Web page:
Non-vital whitening procedure
For a “dead” tooth after a root-canal treatment, the vital whitening procedure is usually not effective. This is because the colored stain comes from within the tooth, so we will need a different method to whiten the tooth from the inside out.
Usually, the process here involves placing the whitening agent inside the tooth, and put a temporary filling to cover it. (Note, the process might be different if the tooth already has a dental crown or a dental implant implemented). This process can last several days, and might be repeated until you get the desired whiteness.
Is Tooth Whitening Safe?
In the past, the chemical bleach whitening gel used to have a higher concentration, and so might cause inflammation and allergic reaction for those with sensitive gums.
Nowadays, however, the bleaching gel is well-buffered and various researches have been conducted to proof that bleaching and other teeth whitening procedures are totally safe and effective. However, make sure your dentist is using clinically proven products and is performing the right procedures.
Sensitivity issues like minor numbness might occur after the whitening procedure, especially when you eat overly cold or hot food/drink. However, this usually disappears after 48 hours, and if not, you might want to contact your dentist. Mild gum irritation or inflammation is also normal for up to a week after the procedure.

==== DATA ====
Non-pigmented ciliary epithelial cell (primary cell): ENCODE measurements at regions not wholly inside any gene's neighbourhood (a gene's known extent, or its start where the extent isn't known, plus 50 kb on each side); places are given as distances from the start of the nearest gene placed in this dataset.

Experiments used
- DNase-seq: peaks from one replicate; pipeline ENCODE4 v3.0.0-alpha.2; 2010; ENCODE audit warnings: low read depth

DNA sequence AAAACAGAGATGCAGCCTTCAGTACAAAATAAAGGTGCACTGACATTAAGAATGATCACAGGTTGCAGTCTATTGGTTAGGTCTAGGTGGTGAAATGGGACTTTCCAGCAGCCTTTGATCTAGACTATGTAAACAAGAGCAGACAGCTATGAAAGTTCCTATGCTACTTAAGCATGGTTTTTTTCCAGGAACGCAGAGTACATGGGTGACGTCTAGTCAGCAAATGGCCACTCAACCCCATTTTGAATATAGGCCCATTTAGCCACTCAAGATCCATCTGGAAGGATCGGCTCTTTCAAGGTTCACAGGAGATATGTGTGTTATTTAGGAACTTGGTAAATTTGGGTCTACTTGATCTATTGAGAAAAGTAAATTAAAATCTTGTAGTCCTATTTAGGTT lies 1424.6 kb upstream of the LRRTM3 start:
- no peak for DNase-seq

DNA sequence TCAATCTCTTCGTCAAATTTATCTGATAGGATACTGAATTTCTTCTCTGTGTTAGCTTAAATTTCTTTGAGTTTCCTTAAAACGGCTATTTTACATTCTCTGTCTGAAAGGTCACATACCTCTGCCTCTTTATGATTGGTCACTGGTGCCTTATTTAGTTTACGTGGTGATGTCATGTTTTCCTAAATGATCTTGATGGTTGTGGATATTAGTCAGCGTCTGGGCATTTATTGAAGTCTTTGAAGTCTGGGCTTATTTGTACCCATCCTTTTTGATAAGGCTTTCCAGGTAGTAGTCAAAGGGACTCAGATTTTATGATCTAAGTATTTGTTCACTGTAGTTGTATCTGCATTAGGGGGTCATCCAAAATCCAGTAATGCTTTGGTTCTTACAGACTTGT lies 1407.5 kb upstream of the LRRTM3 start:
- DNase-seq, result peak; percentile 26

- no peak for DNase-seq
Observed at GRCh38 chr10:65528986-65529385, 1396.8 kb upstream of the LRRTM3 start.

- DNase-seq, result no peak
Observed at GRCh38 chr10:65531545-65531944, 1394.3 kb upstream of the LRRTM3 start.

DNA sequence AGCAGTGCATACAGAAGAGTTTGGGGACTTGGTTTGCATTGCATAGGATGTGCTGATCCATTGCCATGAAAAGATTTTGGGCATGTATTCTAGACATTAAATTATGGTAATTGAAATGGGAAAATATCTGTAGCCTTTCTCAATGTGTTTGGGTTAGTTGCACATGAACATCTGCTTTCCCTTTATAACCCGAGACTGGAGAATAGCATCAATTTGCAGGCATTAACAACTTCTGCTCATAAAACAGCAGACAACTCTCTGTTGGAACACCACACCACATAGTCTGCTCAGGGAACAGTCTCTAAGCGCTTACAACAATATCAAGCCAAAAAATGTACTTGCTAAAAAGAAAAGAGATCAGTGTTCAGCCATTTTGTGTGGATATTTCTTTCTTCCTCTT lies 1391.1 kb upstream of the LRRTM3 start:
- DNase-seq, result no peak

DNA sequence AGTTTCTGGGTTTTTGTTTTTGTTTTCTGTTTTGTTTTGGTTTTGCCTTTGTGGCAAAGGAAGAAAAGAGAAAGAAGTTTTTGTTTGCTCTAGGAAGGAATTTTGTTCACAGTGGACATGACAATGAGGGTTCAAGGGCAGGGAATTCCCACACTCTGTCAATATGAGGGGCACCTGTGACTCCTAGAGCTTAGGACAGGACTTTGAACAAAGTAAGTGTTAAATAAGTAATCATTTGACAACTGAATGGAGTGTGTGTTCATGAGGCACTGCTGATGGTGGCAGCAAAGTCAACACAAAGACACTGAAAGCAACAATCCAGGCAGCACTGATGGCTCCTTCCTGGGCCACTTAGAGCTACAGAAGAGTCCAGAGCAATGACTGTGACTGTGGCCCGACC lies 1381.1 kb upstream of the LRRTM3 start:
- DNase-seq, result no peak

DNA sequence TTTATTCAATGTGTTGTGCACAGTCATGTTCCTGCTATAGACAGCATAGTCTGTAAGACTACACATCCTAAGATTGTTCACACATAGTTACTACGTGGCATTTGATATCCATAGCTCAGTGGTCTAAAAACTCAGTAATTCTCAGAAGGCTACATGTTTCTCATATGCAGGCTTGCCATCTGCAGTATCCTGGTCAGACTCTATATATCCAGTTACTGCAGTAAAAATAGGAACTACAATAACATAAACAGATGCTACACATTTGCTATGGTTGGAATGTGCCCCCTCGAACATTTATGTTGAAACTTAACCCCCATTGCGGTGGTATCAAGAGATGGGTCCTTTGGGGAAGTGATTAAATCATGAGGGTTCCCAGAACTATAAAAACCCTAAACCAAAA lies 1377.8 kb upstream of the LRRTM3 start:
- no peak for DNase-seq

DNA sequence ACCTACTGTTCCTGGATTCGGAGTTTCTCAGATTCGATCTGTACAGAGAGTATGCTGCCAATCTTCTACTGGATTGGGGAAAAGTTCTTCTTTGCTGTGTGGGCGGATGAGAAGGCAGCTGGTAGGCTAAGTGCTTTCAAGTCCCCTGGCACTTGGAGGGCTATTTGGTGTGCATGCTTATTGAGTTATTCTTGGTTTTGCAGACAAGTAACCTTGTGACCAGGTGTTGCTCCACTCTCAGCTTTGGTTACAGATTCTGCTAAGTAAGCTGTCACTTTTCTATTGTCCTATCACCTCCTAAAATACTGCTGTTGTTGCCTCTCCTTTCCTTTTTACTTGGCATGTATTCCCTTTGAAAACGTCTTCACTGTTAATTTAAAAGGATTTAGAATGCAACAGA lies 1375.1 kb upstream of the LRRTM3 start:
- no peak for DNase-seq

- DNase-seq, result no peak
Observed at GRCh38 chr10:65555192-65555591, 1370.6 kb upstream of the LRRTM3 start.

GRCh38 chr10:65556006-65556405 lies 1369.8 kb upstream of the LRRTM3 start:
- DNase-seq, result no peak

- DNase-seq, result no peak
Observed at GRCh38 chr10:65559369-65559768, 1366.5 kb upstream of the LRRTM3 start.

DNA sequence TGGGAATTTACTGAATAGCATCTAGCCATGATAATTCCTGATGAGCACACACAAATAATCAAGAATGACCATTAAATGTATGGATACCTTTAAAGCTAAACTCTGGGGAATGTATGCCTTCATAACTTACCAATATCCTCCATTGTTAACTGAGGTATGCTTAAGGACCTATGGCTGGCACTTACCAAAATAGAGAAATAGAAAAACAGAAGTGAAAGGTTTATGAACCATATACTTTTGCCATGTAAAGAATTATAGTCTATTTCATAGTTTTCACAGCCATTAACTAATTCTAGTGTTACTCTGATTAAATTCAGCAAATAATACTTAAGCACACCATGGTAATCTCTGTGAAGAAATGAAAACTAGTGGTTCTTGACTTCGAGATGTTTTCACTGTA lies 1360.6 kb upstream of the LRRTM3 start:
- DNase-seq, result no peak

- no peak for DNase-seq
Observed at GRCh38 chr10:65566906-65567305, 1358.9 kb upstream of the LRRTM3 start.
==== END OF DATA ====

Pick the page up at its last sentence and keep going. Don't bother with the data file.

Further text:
To accelerate the recovery process and remedy the sensitivity issues, here are some things you can do:
- Wear the mouthpiece for a shorter period if you are on an in-home whitening procedure
- Use toothpastes designed for sensitive teeth to help with the pain/irritation. Look for toothpastes with potassium nitrate for this purpose.
- Ask your dentist for fluoride supplement or other fluoride products. This will help in remineralizing your teeth to soothe the pain. There are fluoride products designed to use with your whitening mouthpiece
- If necessary, take a break and stop the in-home whitening process for a day or two. The pain and irritation will usually disappear within 24 hours.
Also, there are cases where teeth whitening is often discouraged. Since it’s a purely cosmetic procedure, you can move it to a later date if:
- You are currently pregnant or breast-feeding. The effect of bleach substances to babies are still unknown, so it’s better to postpone the procedure
- If you have teeth cavities, worn enamel, gum diseases, or very sensitive gums and teeth
- When you have dental crown with natural teeth color or similar procedures implemented on your front teeth, which can’t be bleached. You might need a laser bleaching procedure to whiten the other teeth.
You May Also Like
- A Guide To Getting Rid Of Cavities
- Tips to Avoid Dental Emergencies During the Holidays
- How Can I Protect My Teeth During Pregnancy?
- I Grind My Teeth In My Sleep, What Can I Do?
- Cooking For A Happy, Healthy Sweet Tooth
- Teens and Dental Opioids: A Guide for Parents
- Diabetes and teeth – what’s the link?
- I Can’t Stop Grinding My Teeth! What Should I Do?
- Is It True That Women Are at More Risk of TMJ Pain Than Men?
- 6 Top Foods To Avoid If You Have Sensitive Teeth
All articles are either written by, or content checked by an ex-General Dental Council (retired) registrant. Information in these articles should not be taken as dental advice and are for general information only, you should always seek advice of your local dentist, if you do not have a local dentist you might like to search our register.